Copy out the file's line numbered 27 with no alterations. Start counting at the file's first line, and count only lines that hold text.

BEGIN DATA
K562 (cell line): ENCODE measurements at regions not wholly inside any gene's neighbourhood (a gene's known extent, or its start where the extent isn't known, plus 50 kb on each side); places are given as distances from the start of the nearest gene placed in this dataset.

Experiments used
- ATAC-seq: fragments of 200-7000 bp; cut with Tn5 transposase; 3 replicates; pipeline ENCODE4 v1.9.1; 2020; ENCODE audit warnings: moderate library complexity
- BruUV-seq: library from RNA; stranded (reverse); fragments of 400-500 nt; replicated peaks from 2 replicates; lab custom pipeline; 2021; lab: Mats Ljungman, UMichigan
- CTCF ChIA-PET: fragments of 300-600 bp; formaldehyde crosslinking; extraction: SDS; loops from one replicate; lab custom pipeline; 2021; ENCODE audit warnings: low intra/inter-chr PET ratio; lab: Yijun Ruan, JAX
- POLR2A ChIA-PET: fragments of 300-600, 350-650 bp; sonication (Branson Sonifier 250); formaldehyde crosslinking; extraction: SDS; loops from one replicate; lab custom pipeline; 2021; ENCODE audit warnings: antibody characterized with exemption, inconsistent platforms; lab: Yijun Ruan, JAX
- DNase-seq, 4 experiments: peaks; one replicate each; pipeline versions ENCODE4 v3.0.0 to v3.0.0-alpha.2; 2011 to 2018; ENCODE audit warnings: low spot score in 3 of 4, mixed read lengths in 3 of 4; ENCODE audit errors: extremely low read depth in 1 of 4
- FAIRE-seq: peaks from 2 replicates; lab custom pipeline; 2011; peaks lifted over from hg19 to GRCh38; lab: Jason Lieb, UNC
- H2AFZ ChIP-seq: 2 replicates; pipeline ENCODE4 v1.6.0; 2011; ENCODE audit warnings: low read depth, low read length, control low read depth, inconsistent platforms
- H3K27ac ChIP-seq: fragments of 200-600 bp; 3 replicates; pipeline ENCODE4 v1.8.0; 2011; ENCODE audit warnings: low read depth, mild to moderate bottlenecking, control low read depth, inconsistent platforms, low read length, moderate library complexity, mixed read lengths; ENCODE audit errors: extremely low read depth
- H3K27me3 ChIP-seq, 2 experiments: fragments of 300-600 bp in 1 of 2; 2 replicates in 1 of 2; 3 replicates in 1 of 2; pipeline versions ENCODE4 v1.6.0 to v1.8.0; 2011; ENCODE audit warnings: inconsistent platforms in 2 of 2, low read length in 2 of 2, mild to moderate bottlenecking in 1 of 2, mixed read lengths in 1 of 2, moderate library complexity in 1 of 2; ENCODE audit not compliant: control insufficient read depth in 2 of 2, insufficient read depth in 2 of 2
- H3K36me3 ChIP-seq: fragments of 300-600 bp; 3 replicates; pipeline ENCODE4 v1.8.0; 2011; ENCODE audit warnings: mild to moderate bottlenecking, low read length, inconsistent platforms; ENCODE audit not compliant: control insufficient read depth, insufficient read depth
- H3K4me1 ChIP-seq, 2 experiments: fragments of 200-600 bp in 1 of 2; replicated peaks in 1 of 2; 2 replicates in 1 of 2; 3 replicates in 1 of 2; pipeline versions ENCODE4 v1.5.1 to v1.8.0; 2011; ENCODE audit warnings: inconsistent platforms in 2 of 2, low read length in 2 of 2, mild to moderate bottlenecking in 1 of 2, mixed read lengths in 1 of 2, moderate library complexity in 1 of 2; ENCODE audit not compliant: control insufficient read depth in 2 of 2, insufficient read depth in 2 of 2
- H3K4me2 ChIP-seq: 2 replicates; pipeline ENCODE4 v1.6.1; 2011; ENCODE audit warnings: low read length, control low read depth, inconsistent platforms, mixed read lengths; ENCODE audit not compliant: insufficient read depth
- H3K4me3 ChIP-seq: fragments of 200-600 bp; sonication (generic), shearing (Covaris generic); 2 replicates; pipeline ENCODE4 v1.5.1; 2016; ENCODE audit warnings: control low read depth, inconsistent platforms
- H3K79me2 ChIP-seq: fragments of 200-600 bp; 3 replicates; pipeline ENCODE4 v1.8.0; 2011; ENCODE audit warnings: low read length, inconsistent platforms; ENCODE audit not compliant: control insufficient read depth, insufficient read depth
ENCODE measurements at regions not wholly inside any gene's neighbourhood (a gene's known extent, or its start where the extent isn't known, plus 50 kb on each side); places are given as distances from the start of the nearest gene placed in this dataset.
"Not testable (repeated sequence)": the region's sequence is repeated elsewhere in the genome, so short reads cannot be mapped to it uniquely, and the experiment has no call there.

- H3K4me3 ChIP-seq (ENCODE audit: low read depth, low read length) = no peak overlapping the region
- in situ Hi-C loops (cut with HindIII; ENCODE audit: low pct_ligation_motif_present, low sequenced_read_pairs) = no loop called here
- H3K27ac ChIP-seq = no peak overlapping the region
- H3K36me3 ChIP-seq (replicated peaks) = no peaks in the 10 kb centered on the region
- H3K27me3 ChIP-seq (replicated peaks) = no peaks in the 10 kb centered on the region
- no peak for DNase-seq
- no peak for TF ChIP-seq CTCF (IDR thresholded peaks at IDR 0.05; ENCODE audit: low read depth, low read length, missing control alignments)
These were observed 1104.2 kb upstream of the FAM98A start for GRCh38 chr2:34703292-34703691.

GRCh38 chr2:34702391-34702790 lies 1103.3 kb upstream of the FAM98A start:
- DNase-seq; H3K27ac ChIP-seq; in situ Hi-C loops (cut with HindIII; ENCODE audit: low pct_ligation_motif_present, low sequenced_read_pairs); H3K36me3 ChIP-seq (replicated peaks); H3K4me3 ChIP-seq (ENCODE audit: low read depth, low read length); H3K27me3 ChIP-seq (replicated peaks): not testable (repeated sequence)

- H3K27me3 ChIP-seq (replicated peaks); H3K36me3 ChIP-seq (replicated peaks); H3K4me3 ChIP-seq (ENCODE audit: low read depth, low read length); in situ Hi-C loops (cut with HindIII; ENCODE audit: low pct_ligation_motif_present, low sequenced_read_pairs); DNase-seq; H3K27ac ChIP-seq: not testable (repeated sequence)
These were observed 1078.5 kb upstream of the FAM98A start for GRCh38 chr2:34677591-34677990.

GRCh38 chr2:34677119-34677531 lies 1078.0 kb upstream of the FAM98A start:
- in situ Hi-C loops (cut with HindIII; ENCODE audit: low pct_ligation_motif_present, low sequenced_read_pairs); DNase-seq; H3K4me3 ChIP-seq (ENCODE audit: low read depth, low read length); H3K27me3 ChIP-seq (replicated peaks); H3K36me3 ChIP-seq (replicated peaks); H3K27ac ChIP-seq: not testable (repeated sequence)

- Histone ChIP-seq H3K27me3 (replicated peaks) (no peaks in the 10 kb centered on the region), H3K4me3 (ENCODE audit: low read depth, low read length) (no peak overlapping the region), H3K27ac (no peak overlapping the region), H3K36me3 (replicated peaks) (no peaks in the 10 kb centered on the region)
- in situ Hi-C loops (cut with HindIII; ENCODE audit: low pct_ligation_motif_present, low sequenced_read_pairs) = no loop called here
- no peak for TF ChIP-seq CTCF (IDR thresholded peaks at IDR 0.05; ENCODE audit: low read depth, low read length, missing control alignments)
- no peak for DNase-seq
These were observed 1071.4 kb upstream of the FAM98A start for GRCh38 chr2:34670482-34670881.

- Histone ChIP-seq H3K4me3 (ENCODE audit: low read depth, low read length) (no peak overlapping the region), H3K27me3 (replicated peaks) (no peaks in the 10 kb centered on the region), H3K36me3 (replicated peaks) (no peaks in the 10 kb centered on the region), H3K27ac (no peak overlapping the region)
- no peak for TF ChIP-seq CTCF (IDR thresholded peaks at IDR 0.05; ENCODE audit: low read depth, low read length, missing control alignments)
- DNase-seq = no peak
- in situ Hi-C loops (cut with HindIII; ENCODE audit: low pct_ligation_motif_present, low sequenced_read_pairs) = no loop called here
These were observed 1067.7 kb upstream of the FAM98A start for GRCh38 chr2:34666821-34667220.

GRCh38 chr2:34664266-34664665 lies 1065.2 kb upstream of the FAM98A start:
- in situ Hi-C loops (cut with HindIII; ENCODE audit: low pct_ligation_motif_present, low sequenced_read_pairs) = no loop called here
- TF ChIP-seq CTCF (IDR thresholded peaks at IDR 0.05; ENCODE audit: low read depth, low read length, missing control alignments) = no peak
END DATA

GRCh38 chr2:34702391-34702790 lies 1103.3 kb upstream of the FAM98A start: